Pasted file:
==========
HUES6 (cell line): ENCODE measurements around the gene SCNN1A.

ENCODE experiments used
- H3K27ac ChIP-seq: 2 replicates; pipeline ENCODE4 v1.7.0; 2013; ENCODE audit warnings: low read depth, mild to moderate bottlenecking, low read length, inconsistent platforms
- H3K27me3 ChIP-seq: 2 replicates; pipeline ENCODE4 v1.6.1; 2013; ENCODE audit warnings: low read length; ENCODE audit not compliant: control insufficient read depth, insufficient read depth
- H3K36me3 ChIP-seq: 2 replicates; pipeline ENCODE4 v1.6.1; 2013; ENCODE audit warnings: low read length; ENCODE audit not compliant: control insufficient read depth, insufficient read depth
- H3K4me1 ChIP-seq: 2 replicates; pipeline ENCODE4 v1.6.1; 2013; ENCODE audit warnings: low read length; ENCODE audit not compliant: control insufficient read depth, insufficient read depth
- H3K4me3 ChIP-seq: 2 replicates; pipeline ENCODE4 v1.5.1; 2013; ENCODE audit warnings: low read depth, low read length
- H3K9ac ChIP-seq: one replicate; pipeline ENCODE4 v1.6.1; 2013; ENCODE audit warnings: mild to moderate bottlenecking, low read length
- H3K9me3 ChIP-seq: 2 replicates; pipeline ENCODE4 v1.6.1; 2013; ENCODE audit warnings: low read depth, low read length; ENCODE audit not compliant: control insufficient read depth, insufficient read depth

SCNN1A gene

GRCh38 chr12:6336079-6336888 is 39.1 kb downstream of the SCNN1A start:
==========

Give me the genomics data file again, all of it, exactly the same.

HUES6 (cell line): ENCODE measurements around the gene SCNN1A.

ENCODE experiments used
- H3K27ac ChIP-seq: 2 replicates; pipeline ENCODE4 v1.7.0; 2013; ENCODE audit warnings: low read depth, mild to moderate bottlenecking, low read length, inconsistent platforms
- H3K27me3 ChIP-seq: 2 replicates; pipeline ENCODE4 v1.6.1; 2013; ENCODE audit warnings: low read length; ENCODE audit not compliant: control insufficient read depth, insufficient read depth
- H3K36me3 ChIP-seq: 2 replicates; pipeline ENCODE4 v1.6.1; 2013; ENCODE audit warnings: low read length; ENCODE audit not compliant: control insufficient read depth, insufficient read depth
- H3K4me1 ChIP-seq: 2 replicates; pipeline ENCODE4 v1.6.1; 2013; ENCODE audit warnings: low read length; ENCODE audit not compliant: control insufficient read depth, insufficient read depth
- H3K4me3 ChIP-seq: 2 replicates; pipeline ENCODE4 v1.5.1; 2013; ENCODE audit warnings: low read depth, low read length
- H3K9ac ChIP-seq: one replicate; pipeline ENCODE4 v1.6.1; 2013; ENCODE audit warnings: mild to moderate bottlenecking, low read length
- H3K9me3 ChIP-seq: 2 replicates; pipeline ENCODE4 v1.6.1; 2013; ENCODE audit warnings: low read depth, low read length; ENCODE audit not compliant: control insufficient read depth, insufficient read depth

SCNN1A gene

GRCh38 chr12:6336079-6336888 is 39.1 kb downstream of the SCNN1A start: